• What will happen is an increasing distance between laws that say what people shouldn't do and what people actually do. Any "firewall" that allows some form of two-way traffic can be circumvented. Any content filter can be circumvented by encryption. Any IP address filter (geographic or otherwise) can be circumvented by intermediaries (e.g., proxy servers). If you are really determined to filter, then you get an escalation of filter and circumvention complexity, but again, any two-way communication can be exploited. Anybody involved with circumvention had better watch out where they travel to.
  • by Anonymous Coward
    Amazes me that in this year of 2001, the population of earth is being subjected to forcible control over what they choose to expose their own minds to. Life is too short for this sort of abuse.

    Barbarism seems to doggedly stay with us, regardless of the growth of physical technology.

  • If you want to see a graphic demonstration of how closely the Internet is intertwined with the physical world, just watch what happens when there's a fire at a place like the MCI pop in Downers Grove. That was a real mess from a network engineering point of view. The point is that the the Internet is, and always has been, highy centralized at the physical level because there simply are not that many backbone providers. In the US these backbones are controled by a small number of companies and in other places they might be controled by the government. But, the fact of life is that, ultimately, in any country, the Internet is controled by a very small group of entities, many of which operate without public representation. Right now much of the world likes the notion of a free Internet, and most companies don't care go what goes across their backbone as long as they get paid, but that could change.

  • by boaworm (180781) <boaworm@gmail.com> on Friday August 10, 2001 @08:30AM (#2121400) Homepage Journal
    I dont think there's any real need to worry about this yet. The Internet is a very new fenomena compared to many other media we have, say newspapers, books, tv etc. Things does get better with age, and the Internet will probably selfadjust to a suitable level.
    What I mean is.. there's no need to panic because some things are not they way they should just now. Criticism on the internet often referes to bad/unsuitable things published to the masses.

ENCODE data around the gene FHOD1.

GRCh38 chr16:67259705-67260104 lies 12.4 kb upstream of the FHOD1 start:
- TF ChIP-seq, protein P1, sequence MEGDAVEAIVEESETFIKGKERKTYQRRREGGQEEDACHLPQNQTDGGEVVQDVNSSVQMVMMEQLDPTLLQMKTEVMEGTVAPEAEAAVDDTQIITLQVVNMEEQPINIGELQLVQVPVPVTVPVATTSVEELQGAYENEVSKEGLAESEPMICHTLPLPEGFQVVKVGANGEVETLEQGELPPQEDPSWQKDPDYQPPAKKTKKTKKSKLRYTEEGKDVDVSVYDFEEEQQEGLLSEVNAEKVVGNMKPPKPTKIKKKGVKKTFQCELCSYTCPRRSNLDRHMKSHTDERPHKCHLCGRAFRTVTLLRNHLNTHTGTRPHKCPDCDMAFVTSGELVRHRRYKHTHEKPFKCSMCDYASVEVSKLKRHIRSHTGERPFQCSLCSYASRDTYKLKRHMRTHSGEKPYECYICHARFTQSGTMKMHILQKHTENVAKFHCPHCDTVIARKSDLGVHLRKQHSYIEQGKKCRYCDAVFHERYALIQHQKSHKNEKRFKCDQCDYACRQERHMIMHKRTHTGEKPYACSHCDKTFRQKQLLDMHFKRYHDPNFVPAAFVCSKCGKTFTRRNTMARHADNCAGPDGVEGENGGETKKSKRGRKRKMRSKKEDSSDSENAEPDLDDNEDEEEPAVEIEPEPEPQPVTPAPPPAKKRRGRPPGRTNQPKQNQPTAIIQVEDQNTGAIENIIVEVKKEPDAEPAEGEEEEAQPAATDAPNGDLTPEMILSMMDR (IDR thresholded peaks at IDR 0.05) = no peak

As an example, today in a large swedish online newspaper, a reporter found a huge "scoop". He found out that one of the Universities of sweden was providing computer resources to swedish nazists. After a bit of research, it came out that the university was running an Irc-server (dalnet) where the nazis held "online-meetings".

    Noone would consider it a scoop that a bunch of criminals phoned each other over the telephone network, or that they sent snailmail.

    The Internet will get integrated into our everyday routines, and its use will get balanced to what it's good for.

    And where's the problem with china being firewalled, isn't that all up to them ? I bet there are firewalls protecting western world internet resources against china as well...

    • As an example, today in a large swedish online newspaper, a reporter found a huge "scoop". He found out that one of the Universities of sweden was providing computer resources to swedish nazists. After a bit of research, it came out that the university was running an Irc-server (dalnet) where the nazis held "online-meetings".
      Noone would consider it a scoop that a bunch of criminals phoned each other over the telephone network, or that they sent snailmail.


      Or if they were meeting in person. Similarly a huge fuss is made about information available "on the Internet" which probably came out a public library in the first place.
      Also consider what would happen if a mail order company in the US were to be selling things outside the US... Or for that matter a mail order company outside the US selling something not legal in the US to customers in the US.
  • by truthsearch (249536) on Friday August 10, 2001 @08:31AM (#2121613) Homepage Journal
    In the US, the corporations are trying to impose regulations to get maximum profit, while the government (for now) has mostly stayed out of it because of respect for free speech. Outside the US, where speech is not so free, governments will try to regulate in accordance with their countries beliefs. I hardly think this can be compared to shipping and aviation.